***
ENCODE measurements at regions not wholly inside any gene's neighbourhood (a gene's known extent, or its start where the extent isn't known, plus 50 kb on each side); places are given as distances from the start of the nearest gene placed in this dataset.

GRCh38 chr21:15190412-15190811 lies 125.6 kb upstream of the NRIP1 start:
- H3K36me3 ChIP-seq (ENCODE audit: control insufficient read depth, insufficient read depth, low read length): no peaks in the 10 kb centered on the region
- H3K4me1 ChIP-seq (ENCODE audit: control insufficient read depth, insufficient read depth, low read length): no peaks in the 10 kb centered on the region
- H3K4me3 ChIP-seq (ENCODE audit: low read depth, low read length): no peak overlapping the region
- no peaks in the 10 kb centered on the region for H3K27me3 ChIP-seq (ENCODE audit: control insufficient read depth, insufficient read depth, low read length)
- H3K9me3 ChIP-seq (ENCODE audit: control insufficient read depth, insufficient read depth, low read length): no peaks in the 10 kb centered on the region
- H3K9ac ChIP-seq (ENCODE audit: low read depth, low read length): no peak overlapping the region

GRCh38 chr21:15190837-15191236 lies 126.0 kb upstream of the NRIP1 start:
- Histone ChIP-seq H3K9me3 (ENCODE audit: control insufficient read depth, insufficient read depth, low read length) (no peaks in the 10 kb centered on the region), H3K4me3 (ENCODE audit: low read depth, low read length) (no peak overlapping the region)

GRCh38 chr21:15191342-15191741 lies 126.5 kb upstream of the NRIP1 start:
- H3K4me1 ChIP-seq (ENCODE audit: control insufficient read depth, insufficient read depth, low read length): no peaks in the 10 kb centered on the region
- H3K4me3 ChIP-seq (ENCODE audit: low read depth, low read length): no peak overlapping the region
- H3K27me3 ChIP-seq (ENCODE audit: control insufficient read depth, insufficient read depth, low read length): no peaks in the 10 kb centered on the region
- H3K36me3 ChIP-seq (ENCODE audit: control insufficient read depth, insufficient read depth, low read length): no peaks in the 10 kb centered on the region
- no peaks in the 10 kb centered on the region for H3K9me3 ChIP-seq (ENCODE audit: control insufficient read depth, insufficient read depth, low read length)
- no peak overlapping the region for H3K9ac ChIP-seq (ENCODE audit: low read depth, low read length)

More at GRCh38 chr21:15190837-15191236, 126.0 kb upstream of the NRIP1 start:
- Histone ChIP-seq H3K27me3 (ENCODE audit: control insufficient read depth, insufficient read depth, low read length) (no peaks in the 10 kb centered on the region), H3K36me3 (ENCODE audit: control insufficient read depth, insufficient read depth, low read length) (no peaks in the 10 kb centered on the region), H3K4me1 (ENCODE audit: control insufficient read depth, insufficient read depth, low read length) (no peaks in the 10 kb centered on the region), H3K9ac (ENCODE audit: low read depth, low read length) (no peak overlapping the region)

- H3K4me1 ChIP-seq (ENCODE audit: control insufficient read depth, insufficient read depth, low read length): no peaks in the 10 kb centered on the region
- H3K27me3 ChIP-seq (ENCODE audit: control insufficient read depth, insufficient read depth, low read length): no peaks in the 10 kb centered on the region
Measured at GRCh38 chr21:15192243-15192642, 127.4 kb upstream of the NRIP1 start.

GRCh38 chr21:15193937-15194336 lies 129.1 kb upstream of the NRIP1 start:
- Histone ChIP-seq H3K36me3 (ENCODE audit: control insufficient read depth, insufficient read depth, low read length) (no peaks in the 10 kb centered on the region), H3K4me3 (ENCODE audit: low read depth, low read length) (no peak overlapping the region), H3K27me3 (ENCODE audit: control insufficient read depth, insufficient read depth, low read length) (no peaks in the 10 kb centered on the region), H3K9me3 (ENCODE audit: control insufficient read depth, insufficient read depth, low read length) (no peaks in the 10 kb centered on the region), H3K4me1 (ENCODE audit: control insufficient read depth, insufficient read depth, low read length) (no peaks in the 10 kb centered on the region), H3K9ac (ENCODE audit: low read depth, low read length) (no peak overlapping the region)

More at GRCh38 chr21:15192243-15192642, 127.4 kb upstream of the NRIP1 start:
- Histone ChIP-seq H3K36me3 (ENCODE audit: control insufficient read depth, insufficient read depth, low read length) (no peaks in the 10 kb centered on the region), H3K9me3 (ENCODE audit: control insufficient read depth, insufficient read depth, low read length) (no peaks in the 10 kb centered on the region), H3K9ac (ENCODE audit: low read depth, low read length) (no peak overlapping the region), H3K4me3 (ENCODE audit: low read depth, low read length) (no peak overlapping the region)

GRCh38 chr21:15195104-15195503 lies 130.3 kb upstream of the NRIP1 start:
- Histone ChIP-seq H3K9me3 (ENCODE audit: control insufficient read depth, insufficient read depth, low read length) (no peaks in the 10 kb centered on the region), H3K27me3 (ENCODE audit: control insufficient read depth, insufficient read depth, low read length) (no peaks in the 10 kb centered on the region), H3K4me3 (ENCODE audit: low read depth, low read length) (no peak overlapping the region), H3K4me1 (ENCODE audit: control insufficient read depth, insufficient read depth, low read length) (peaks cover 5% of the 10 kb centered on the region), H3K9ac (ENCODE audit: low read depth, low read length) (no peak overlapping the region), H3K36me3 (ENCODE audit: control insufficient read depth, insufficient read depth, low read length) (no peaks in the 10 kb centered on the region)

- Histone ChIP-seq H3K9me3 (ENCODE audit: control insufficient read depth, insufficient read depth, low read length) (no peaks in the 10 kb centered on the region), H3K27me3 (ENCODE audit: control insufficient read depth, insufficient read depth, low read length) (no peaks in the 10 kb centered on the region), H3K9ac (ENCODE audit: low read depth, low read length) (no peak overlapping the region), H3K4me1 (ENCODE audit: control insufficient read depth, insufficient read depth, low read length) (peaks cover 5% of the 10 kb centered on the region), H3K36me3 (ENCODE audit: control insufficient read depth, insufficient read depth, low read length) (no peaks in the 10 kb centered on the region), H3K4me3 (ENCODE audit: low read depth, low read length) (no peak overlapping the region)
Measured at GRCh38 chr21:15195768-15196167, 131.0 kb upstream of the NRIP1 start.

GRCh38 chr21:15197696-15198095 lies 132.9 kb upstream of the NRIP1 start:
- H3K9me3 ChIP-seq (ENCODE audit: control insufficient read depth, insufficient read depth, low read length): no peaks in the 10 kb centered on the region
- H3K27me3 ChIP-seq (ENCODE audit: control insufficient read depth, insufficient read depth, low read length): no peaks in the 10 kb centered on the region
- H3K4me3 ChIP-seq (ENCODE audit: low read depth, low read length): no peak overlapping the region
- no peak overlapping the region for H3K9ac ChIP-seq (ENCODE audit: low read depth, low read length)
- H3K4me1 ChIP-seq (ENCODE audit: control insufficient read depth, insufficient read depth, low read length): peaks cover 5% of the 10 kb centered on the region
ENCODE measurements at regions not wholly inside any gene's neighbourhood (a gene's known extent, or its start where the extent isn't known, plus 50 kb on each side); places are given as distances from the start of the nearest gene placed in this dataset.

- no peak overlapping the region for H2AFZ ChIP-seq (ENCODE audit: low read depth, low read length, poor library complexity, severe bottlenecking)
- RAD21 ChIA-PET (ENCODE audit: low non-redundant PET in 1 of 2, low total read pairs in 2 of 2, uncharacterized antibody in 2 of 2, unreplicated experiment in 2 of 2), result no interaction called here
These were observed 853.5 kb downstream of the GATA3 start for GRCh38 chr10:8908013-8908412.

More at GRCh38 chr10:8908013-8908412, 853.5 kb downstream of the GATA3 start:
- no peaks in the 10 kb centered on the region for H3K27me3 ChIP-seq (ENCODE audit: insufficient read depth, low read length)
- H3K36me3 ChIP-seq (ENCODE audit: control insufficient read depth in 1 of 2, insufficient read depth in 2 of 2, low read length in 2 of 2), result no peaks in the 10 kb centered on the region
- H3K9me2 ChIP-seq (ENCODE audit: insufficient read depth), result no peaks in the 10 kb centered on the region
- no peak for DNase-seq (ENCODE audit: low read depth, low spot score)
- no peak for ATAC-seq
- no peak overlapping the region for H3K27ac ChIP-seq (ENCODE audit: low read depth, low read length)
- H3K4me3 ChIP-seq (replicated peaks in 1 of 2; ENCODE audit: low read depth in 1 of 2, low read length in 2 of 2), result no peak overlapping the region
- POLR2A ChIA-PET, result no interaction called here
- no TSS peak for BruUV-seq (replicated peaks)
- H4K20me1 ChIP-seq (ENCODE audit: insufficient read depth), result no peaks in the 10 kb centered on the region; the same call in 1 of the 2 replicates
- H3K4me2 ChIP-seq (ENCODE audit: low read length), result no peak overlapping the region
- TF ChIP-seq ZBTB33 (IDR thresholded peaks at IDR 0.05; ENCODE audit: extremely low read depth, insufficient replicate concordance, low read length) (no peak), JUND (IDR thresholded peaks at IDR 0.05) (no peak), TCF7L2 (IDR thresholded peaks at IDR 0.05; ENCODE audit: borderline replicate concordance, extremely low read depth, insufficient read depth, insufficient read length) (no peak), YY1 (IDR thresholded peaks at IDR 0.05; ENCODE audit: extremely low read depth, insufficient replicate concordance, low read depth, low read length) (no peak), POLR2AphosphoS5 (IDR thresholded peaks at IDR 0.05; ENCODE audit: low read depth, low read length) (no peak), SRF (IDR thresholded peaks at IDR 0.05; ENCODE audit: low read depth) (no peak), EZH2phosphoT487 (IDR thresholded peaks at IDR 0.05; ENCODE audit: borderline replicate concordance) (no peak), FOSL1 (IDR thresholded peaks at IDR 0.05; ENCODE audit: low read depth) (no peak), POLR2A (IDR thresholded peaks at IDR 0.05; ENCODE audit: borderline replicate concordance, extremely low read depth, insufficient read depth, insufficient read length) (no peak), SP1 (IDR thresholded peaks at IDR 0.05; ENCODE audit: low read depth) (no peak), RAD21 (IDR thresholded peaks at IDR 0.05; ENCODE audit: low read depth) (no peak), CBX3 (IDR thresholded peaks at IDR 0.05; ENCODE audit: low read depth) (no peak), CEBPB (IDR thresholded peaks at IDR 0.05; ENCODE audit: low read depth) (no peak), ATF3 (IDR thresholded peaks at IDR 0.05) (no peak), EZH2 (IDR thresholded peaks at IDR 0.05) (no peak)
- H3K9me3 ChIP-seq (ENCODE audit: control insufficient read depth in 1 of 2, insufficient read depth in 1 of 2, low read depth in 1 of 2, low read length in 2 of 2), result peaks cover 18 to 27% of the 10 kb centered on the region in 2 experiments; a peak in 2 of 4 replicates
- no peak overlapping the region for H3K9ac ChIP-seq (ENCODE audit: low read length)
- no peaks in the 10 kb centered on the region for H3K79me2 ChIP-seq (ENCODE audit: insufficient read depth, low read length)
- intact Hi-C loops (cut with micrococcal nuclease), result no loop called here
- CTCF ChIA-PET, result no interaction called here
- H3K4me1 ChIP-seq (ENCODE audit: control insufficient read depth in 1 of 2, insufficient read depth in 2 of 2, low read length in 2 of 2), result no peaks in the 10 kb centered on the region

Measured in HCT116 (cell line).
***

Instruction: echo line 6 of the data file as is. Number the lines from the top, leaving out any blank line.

- no peaks in the 10 kb centered on the region for H3K27me3 ChIP-seq (ENCODE audit: control insufficient read depth, insufficient read depth, low read length)